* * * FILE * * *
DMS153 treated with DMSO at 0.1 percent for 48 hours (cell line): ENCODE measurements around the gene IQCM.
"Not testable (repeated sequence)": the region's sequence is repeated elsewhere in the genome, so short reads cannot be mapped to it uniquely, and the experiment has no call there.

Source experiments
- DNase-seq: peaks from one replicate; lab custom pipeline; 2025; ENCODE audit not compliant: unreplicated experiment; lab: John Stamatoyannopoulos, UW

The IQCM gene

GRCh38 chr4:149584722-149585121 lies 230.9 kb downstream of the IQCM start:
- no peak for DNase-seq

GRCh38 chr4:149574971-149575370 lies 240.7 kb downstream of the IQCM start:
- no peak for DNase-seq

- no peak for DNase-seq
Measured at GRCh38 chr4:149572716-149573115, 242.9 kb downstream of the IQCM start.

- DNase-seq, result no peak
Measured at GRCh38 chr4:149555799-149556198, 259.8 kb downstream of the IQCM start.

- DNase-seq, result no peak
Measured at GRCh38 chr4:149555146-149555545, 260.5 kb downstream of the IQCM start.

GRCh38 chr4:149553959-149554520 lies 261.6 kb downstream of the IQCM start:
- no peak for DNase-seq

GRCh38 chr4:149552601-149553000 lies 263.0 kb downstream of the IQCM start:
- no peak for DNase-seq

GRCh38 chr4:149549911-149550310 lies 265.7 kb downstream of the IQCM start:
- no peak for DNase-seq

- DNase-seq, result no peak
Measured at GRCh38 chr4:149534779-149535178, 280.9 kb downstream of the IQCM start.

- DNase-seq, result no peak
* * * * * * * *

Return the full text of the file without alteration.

DMS153 treated with DMSO at 0.1 percent for 48 hours (cell line): ENCODE measurements around the gene IQCM.
"Not testable (repeated sequence)": the region's sequence is repeated elsewhere in the genome, so short reads cannot be mapped to it uniquely, and the experiment has no call there.

Source experiments
- DNase-seq: peaks from one replicate; lab custom pipeline; 2025; ENCODE audit not compliant: unreplicated experiment; lab: John Stamatoyannopoulos, UW

The IQCM gene

GRCh38 chr4:149584722-149585121 lies 230.9 kb downstream of the IQCM start:
- no peak for DNase-seq

GRCh38 chr4:149574971-149575370 lies 240.7 kb downstream of the IQCM start:
- no peak for DNase-seq

- no peak for DNase-seq
Measured at GRCh38 chr4:149572716-149573115, 242.9 kb downstream of the IQCM start.

- DNase-seq, result no peak
Measured at GRCh38 chr4:149555799-149556198, 259.8 kb downstream of the IQCM start.

- DNase-seq, result no peak
Measured at GRCh38 chr4:149555146-149555545, 260.5 kb downstream of the IQCM start.

GRCh38 chr4:149553959-149554520 lies 261.6 kb downstream of the IQCM start:
- no peak for DNase-seq

GRCh38 chr4:149552601-149553000 lies 263.0 kb downstream of the IQCM start:
- no peak for DNase-seq

GRCh38 chr4:149549911-149550310 lies 265.7 kb downstream of the IQCM start:
- no peak for DNase-seq

- DNase-seq, result no peak
Measured at GRCh38 chr4:149534779-149535178, 280.9 kb downstream of the IQCM start.

- DNase-seq, result no peak